Do you have pictures of it before polishing?
How is it dated to Han? (i.e 2nd century AD or earlier) It seems to have no tang.
Where was it recovered to explain survival with so much steel intact?
How was it polished/how much oxidised metal was actually removed?
I first wonder what it looked like originally, what sort of burial conditions it was in (unless it was never buried) and also how much metal was removed to get it to the intact steel.
It has been said that in museum collections that there are Viking swords that could be polished up and used to effect according to one curator from Europe on Sword Forum. We only see the rotted hilts and corroded blades, so there should be some Chinese examples surviving too.
I would just like to know more about the origin and treatment of the piece.
BTW, Yes. Chinese metallurgy was comparitively advanced at this time. Absolutely no doubt. If we can balance this out instead I would point out that iron working first had to come from the West via Xinjiang & steppes peoples and both the Chinese bronze and iron ages are late on a world scale (bronze weapons used up to the mid 2nd century BC is very very late).
The early Chinese discovery of true steel however and an efficient refining of iron by the 5th century BC along with the remarkable improvements in quality & scale during Han is a unique Chinese technology.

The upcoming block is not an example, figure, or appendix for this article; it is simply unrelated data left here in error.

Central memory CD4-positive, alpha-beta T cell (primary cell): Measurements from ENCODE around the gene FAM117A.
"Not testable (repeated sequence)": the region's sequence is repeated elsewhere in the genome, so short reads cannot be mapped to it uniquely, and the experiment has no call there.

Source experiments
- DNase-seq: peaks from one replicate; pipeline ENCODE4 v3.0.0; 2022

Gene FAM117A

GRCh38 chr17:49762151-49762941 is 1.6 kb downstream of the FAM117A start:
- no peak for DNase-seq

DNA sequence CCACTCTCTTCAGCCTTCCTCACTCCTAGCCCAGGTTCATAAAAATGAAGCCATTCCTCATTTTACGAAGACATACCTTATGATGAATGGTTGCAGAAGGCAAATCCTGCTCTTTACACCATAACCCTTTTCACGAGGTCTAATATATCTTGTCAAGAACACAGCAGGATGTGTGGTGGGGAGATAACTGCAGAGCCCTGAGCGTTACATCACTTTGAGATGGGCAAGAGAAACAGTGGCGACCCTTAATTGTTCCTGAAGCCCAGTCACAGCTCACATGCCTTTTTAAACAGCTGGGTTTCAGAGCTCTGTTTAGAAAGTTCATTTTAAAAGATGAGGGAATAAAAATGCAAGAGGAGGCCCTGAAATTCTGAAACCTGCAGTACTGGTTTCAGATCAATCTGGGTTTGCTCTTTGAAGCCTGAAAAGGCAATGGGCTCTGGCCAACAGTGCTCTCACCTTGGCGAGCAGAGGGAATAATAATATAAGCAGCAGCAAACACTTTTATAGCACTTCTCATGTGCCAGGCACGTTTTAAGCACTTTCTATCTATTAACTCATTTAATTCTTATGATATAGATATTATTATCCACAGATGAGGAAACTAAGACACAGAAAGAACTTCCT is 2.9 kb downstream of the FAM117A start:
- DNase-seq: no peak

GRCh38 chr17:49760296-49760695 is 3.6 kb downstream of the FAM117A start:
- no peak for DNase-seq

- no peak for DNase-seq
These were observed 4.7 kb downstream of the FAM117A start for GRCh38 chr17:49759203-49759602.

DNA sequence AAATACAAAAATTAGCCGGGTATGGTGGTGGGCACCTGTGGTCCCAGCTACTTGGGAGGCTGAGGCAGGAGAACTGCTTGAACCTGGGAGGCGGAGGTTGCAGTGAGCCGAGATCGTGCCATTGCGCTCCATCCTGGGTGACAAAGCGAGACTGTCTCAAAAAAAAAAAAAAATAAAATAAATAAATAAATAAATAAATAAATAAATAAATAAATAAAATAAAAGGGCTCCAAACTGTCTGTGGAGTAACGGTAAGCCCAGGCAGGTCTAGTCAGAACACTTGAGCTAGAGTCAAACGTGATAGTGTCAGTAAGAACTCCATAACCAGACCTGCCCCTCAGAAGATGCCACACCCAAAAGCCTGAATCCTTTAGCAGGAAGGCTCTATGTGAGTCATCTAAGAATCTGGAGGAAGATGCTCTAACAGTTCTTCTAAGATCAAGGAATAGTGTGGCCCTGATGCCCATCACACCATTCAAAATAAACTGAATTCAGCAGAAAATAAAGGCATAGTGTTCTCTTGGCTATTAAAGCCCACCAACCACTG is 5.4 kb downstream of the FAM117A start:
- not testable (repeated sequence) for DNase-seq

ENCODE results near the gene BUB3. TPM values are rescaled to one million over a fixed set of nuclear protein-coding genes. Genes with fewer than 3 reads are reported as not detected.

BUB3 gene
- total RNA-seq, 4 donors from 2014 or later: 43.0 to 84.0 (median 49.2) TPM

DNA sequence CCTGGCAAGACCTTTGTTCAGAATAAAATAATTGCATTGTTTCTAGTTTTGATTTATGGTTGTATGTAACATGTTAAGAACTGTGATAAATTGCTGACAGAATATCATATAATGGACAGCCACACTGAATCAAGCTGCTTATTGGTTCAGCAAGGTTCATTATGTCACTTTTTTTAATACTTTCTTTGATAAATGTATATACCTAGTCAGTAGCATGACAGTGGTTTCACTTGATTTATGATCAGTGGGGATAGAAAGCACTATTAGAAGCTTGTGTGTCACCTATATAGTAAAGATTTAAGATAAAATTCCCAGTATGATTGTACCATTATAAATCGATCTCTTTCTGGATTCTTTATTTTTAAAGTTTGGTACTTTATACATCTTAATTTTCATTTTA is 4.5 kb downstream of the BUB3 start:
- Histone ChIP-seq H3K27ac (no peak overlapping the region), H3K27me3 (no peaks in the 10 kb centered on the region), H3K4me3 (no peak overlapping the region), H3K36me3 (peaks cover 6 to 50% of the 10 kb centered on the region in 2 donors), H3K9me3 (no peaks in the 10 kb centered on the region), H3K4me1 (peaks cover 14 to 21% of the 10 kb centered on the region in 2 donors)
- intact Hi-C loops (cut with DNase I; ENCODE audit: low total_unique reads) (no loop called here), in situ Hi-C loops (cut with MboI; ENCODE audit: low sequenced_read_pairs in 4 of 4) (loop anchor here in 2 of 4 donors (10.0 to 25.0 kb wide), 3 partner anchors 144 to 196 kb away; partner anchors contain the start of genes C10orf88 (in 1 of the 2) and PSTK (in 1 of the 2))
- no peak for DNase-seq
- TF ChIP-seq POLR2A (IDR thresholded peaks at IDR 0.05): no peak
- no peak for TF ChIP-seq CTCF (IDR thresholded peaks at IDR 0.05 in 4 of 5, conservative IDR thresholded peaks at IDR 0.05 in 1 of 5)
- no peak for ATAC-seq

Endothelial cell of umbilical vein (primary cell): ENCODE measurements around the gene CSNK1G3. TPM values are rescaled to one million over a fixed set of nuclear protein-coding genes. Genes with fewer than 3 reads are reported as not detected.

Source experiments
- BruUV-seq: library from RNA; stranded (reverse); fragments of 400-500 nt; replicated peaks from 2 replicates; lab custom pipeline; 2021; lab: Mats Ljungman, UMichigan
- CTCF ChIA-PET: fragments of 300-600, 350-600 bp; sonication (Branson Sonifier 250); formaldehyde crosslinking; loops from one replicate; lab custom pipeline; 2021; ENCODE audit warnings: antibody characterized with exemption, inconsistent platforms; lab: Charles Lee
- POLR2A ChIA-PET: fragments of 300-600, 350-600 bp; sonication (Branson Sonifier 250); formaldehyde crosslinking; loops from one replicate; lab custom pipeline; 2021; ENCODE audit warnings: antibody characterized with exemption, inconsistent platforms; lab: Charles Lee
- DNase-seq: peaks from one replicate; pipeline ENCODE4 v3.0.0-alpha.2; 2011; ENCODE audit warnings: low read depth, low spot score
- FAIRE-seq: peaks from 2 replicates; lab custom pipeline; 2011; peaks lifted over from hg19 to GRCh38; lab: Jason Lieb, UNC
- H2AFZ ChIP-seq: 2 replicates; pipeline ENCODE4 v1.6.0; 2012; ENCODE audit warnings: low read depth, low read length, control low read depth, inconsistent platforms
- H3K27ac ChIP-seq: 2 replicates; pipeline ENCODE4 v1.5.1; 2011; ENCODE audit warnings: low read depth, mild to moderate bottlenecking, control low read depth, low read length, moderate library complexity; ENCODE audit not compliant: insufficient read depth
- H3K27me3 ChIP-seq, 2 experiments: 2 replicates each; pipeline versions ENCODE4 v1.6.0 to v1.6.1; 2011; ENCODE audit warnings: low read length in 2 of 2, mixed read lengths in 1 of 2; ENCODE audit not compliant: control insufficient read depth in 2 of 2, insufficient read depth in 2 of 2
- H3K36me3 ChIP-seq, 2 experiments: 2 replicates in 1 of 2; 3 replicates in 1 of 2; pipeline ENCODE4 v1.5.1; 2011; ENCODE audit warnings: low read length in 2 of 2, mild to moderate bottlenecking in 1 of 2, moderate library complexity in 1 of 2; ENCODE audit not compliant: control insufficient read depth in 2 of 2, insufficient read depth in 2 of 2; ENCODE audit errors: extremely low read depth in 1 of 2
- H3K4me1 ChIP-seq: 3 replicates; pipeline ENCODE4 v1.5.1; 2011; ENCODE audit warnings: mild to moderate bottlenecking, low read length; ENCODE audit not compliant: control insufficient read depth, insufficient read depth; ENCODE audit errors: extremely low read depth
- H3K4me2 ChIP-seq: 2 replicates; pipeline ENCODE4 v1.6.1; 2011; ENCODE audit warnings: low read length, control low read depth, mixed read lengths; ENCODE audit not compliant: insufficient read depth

I find that scoring points is always sensitive. It shouldn't be. Best to view each culture in technological isolation as the East & West largely were.
It is possible to score points vis-a-vis East & West technology if we want to pick and choose moments in time but it isn't generally an enjoyable excercise on CHF .
Actually, this process only arrived by nearing/right after the end of the Han. What the Han were supreme at instead was the blast furnace(allowing low carbonated steel) and the ability to raise temperatures to a degree beyond that of anyone else(allowing cast iron).
True mid carbon steel out of the furnace is just after Han. The Han were remarkable both in output of low carbon steel, and the quality of the blades they fashioned into mid carbon steel and the Chinese had also been casting pig iron from even earlier than this period...a bonus for making tools and farming implements.
In all respects they were very advanced at this stage.